On the downside, struggling markets bring about the usual problem of budget. Some clients are still putting most of their budget behind television commercials. While advertising agencies are aware that they need to expand their offer to include through-the-line and below-the-line elements, they still don’t follow the customer-led principle of ‘The Big Idea’ first, then the message, then the appropriate platforms where the target audience can be found.

The Jupiter Drawing Room – founded in Johannesburg, South Africa in 1989 and now operating in Malawi, Zimbabwe, Mauritius and Zambia – is one of the few agencies that really get this right. Their ability to adapt over the years and creating a truly integrated form of client service has allowed the agency to not only move with the times, but also show their ability to identify trends. We have recently joined their team on certain PR projects, for example, because they have identified Loudest Noises can fulfil the below- and through- the line needs of the brand.

Earning audience’s attention in a multimedia, digitally-savvy age, is hard work. What is LN’s advice to clients in adapting to the digital age?
K.I.S.S. (Keep it simple, stupid). Because digital is a very busy space, keeping the message as simple and clear as possible helps. From a strategy or campaign point of view, ensuring your team or staff are well informed goes a long way. For example, affirming the reputation dangers of Facebook posts about the workplace, brand and world news highlights everyone’s role in the PR reality. Mistakes can happen quite quickly if your team is uninformed.

In a world where virality is achieved by non-professionals through self-generated content, what is LN’s winning formula to keeping audiences engaged?
We create content that impacts the audience in a meaningful and lasting way. We are very focused on building long-term brand equity on a variety of platforms, without forgetting the impact of surprise and humour, when the brand lends itself to that of course.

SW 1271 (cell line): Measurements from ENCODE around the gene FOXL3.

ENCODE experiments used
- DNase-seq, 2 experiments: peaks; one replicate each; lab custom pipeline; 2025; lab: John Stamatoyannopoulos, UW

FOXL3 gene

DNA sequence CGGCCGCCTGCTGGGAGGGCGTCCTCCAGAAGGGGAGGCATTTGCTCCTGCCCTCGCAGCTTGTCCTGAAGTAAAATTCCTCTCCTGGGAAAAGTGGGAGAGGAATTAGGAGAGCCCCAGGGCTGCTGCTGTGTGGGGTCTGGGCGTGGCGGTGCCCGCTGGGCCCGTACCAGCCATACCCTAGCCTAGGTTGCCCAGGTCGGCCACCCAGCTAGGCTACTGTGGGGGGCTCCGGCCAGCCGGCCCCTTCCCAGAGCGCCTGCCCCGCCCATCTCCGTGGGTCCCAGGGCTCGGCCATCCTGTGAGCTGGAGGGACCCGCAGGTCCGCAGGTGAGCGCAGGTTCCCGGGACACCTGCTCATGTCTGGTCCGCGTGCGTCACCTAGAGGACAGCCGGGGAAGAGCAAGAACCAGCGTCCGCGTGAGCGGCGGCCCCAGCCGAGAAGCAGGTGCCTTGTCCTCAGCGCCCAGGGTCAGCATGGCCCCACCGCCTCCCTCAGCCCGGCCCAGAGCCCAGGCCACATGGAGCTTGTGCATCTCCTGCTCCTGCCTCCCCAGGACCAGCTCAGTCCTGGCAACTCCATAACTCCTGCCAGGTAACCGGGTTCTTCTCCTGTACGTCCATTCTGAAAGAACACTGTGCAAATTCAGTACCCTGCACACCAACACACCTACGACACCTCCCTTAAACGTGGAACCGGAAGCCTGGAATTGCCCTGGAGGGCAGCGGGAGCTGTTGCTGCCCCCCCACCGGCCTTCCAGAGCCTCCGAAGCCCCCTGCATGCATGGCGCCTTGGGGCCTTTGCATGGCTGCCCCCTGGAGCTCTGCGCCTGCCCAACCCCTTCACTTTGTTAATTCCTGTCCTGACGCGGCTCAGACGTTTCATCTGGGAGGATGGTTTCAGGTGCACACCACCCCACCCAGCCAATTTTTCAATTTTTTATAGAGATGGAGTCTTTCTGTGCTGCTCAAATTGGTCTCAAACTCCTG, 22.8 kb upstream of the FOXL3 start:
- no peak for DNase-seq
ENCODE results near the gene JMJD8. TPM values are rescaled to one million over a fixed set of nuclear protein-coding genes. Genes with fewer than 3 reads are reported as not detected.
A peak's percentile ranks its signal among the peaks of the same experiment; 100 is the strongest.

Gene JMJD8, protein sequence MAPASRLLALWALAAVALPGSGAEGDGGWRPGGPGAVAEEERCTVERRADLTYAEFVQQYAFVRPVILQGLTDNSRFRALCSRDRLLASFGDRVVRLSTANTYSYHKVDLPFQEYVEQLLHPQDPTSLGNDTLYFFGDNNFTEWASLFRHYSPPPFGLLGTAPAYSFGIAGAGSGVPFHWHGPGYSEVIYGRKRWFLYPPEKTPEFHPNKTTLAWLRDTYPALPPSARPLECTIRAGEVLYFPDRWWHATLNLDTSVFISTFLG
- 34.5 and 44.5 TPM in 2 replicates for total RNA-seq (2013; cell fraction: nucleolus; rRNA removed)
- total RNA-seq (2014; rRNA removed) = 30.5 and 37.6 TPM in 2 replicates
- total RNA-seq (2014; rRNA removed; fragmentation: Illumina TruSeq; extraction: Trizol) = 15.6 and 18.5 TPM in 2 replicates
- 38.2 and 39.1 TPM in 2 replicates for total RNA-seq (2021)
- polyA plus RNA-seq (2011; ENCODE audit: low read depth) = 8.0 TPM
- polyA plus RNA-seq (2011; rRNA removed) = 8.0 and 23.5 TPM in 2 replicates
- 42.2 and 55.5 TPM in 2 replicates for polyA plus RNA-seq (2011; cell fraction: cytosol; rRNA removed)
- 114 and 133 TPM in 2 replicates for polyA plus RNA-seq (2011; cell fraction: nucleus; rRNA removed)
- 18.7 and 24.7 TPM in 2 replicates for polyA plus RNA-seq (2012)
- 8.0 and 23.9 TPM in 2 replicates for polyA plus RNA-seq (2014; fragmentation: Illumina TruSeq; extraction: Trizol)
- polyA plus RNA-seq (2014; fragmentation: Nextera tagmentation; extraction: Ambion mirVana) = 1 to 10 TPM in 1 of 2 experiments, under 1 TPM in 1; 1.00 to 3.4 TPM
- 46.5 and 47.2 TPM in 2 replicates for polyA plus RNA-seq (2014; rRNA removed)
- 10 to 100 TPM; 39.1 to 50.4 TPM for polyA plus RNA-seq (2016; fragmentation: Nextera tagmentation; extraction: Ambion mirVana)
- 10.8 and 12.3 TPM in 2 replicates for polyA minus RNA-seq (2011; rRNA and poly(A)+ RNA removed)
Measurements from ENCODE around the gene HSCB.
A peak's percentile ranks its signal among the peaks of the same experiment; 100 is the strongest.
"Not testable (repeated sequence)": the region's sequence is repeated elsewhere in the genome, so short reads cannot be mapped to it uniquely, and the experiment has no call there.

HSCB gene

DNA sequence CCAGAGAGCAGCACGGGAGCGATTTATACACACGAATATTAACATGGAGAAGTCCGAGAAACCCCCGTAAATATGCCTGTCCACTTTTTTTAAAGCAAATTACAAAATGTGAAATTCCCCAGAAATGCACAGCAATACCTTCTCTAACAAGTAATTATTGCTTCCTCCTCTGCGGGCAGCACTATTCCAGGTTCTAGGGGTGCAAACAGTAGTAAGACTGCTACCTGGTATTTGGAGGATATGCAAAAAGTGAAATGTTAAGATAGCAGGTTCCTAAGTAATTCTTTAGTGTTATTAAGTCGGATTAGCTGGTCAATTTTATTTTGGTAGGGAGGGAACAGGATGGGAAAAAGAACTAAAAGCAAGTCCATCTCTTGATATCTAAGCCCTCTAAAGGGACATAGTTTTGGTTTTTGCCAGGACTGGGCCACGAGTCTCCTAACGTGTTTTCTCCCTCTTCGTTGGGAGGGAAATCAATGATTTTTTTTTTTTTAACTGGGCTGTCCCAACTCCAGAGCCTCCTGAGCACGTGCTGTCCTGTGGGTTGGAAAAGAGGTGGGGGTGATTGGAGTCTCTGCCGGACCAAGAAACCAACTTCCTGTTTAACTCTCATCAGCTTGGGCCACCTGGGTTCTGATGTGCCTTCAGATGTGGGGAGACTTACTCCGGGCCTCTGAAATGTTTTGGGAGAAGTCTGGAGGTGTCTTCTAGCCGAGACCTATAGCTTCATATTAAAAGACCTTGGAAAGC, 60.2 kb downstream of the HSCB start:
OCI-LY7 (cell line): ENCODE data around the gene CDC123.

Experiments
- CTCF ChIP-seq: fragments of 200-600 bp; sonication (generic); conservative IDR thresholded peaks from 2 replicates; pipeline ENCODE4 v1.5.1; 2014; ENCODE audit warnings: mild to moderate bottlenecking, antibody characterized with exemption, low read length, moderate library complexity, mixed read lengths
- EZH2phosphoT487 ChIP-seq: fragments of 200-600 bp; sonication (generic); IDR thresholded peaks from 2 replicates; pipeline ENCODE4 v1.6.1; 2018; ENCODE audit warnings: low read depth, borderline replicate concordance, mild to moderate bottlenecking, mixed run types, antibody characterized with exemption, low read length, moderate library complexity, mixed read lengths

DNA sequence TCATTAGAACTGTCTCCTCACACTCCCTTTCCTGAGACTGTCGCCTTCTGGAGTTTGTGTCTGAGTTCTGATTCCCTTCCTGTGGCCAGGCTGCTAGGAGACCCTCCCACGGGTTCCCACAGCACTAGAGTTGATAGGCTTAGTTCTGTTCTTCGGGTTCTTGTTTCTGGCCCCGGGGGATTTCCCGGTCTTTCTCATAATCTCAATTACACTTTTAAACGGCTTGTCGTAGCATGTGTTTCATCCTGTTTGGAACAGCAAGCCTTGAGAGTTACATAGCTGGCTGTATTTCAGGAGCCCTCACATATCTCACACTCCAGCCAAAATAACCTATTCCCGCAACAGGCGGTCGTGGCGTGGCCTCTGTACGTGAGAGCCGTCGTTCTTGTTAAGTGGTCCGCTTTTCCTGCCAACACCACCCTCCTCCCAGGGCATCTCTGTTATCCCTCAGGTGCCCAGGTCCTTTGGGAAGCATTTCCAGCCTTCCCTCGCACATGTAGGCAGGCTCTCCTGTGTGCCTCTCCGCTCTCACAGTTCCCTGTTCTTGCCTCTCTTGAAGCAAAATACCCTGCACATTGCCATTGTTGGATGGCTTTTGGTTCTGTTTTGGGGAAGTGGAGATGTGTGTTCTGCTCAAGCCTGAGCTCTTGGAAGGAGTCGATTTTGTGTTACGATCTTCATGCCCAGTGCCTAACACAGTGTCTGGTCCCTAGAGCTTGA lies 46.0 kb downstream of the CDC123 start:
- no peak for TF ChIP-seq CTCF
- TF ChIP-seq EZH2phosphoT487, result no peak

How do you go about planning in this dynamic reality?
Of course, we do a lot of groundwork, looking into varying research and data sources to really understand our clients and their clients. We further test and learn as we go because, though a strategy is put in place, it’s tracked and reviewed constantly as the target audience, market and client business moves. It’s a journey.

What’s the main influence of your online marketing strategies?
The audience. Simply remember that more platforms create more opportunities to share meaningful information with your audience. When choosing platforms, we spend a significant amount of time researching where our clients’ target markets can be reached and where they would be most amenable to our clients’ message.

Client strategies aside, how does LN market itself?
The proof is in the pudding. In our industry you’re only as good as your last campaign. Happy clients are the greatest reward but also the greatest marketing tool.


Main photo by davisco on Unsplash

13 Nov 2019
Last modified: 13 Nov 2019
share this article